Here is a photo of my appearance on University Challenge – definitely one of the most terrifying experiences of my life! I wrote an article about it for the Sunday Times which you can read here
I discussed the likely future of libraries and their impact on society with Chris White from the Local Government Association. It’s so important for us to support and cherish our local libraries, which are a precious resource to those who do not always have access to books – or computers, or the Internet – at home.
Exciting news, My Last Duchess has been picked for the TV Book Club. It will be in very exalted company along with two Man Booker prize nominees! It will be wonderful finding out how readers react to the book. The show goes out in January on More4 and Channel 4.
Read more here
Did you hear me talking to Fi Glover and hear Luke Wright’s wonderful poem on Saturday Live last weekend? If not, you can listen to the Saturday Live Show here .
Sunday October 17,2010
By Christine Williams
AMERICAN duchesses were quite the rage towards the end of the 19th century and Jenny Jerome, Sir Winston Churchill’s mother, is perhaps the best-known.
She was just one of the influx of vivacious, wealthy young women anxious to marry into the British aristocracy.
Welcomed with open arms by blue-blooded but bankrupt Lords, they brought money to rescue the stately homes of Britain and a freedom of manner that cut through some of the traditional rules of the day.
My Last Duchess is the story of the aptly-named heiress Cora Cash, who is propelled by her ambitious Mama into marriage with an English Duke. Not that Cora needed any prompting. No sooner does she set eyes on Ivo, the 9th Duke of Wareham, than she falls head over heels in love.
Daisy Goodwin’s first novel is rich in lavish detail and society gossip, with pages peopled by dashing young rakes, unscrupulous beauties and fashionable but predatory painters. All provide problems for our heroine as she embarks on married life.
It is Charlotte Beauchamp who proves to be Cora’s real enemy. Brought up by Ivo’s flirtatious, amoral mother Fanny (now married to her second duke), Charlotte is, frankly, jealous. She always wanted Ivo for herself but she is clever enough to conceal her emotions, befriend Cora and lead her into escapades calculated to endanger her marriage.
There is a touching sub-plot, introducing Cora’s devoted black maidservant. Transplanted from the deep South of America to a stately mansion in England, Bertha falls for manservant Jim. Their below-stairs romance, with its racial undertones makes an interesting contrast with the upstairs immorality of the nobility.
It is a romp of a book, with all the ingredients for a self-indulgent afternoon read. A well-written, brilliant first novel by a confident, skillful storyteller. It is pure, light-hearted, unpretentious entertainment.
MY LAST DUCHESS BY DAISY GOODWIN (Headline £12.99)
Clever Daisy Goodwin as well. Not content with being a raven-haired TV poetry temptress, she’s written My Last Duchess. It’s a marvellously assured read about a marvellously assured American heiress called (appropriately) Cora Cash, one of those sexy buccaneers who took the impoverished British aristocracy by storm in the nineteenth century. It’s a literary Greatest Hits; there’s a mysterious duke, a woman in a veil and various secrets, as well as lashings of lovely period detail about dresses for yachting, opera and dinner. Heartily recommended; Goodwin writes beautifully; her easy style disguising both erudition and emotional truth.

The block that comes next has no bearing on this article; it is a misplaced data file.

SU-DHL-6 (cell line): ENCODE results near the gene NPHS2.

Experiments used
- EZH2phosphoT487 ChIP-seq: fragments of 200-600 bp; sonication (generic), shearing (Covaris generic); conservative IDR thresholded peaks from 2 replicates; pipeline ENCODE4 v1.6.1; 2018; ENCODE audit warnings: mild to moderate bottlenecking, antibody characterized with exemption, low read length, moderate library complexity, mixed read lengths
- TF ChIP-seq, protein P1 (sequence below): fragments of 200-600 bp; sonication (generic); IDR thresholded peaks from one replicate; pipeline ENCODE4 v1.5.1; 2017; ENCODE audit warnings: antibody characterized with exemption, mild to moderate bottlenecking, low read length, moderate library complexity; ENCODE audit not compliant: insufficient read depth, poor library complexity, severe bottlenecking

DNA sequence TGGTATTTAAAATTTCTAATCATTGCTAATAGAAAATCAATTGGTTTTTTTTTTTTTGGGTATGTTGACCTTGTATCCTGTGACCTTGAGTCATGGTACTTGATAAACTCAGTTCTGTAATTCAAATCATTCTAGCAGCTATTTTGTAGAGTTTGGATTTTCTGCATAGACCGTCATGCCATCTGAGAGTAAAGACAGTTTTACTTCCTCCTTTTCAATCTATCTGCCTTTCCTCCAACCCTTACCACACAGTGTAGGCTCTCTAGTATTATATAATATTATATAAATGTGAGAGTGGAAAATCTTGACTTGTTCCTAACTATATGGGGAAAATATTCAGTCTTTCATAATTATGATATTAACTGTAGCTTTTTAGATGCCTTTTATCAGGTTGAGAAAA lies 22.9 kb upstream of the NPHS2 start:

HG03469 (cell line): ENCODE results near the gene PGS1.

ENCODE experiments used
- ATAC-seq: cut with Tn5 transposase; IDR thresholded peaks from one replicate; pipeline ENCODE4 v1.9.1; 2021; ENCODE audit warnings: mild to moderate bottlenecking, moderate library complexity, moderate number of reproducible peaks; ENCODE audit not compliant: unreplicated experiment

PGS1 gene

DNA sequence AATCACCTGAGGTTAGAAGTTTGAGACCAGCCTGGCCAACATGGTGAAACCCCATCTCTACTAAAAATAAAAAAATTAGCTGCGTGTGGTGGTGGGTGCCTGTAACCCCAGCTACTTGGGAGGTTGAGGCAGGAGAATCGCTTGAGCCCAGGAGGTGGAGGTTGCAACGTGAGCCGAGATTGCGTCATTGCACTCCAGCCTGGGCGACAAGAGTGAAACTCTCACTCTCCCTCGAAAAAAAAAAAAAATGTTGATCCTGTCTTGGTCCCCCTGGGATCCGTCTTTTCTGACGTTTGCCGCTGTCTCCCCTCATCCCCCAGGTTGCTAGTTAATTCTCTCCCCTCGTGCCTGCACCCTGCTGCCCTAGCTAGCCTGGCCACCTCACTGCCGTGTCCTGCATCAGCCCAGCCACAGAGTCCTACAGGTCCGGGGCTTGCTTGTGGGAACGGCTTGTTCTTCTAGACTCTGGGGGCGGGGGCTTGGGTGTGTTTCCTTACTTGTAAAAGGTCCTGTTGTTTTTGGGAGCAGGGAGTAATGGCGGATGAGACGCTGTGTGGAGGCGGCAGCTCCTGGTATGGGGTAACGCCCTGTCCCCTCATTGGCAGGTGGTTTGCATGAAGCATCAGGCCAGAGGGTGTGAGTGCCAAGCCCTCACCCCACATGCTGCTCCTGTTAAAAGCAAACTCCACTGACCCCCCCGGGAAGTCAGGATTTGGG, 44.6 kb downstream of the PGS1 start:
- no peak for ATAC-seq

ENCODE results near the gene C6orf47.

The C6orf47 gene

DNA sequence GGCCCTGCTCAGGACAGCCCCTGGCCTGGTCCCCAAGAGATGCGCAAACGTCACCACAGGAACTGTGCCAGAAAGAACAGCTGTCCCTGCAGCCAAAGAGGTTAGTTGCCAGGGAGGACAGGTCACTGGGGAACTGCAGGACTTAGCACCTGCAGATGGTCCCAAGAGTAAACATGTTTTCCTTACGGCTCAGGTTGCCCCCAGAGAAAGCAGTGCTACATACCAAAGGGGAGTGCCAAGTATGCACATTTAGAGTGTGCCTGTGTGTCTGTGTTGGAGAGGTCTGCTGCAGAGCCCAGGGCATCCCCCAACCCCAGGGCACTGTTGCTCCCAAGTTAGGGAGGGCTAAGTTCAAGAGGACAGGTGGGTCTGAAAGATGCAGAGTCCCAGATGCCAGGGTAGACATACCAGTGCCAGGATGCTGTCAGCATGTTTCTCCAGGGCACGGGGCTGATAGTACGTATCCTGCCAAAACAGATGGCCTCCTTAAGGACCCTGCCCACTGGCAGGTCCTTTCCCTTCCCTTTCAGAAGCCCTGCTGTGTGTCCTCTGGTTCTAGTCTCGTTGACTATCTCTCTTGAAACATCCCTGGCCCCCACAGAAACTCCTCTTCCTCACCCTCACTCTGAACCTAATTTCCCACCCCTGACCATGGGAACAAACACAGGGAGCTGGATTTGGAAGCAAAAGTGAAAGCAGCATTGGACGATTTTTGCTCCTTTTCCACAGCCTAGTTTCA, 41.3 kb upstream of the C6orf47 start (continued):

Ever since Henry James’s verbose tales of class warfare and fiscal machinations in nineteenth-century Britain and America found their first readers, stories of culture clashes between ambitious nouveau riche Yanks and their patch-protecting, old-monied European cousins have abounded.
The latest specimen is Daisy Goodwin’s frothy, engaging My Last Duchess, a debut novel she has taken a while to get around to, having established a successful career as a TV producer, predominantly with the BBC, after gaining a history degree from Cambridge University.
Her heroine, the woman who becomes the titular Duchess, is Cora Cash, an exceedingly wealthy American heiress coming of (marriageable) age in 1893 Rhode Island. Cora’s life is rigidly controlled by Mrs Cash, who holds lofty goals for her daughter and is unforgiving in the measures she takes to achieve them; when we first meet Cora, she is strapped from forehead to knee into a steel spine straightener designed to improve her posture.
After an early flirtation with another rich young American, Teddy van der Leyden, is thwarted, Cora, on a visit to Dorset in early 1894, meets cute with Ivo, Duke of Wareham, and marriage ensues.
Ivo attained his title upon the death of his father, having already endured the loss of his brother in an incident that he declines to discuss with Cora. Indeed, once the honeymoon glow has worn off it becomes apparent that Ivo is hiding rather a lot from his wife, and his abrupt departure for a months-long trip to Africa during her pregnancy intensifies her misgivings.
Into the fray Goodwin brings Ivo’s mother, known as the Double Duchess since her swift remarriage to a peer of the same caste as her first husband, and two colourful and narratively crucial characters, the vile Sir Odo (referred to in servants’ quarters as ‘Odious’) and his ravishing, inscrutable wife, Lady Charlotte Beauchamp.
The resulting events make for a pacy and absorbing read, with the appealing plot enhanced by the quality and extent of Goodwin’s research – she must, as a producer, have become accustomed to doing her homework, and that practice pays dividends in My Last Duchess.
There is the elaborate finery of the time – Cora enters married life with no fewer than 60 new dresses, handmade in Paris; two women seated next to one another at a dinner struggle to face one another in conversation due to the enormity of their fashionable mutton-chop sleeves – and the smaller accoutrements of a woman of Cora’s class, including a monogrammed dressing case whose contents are carefully listed.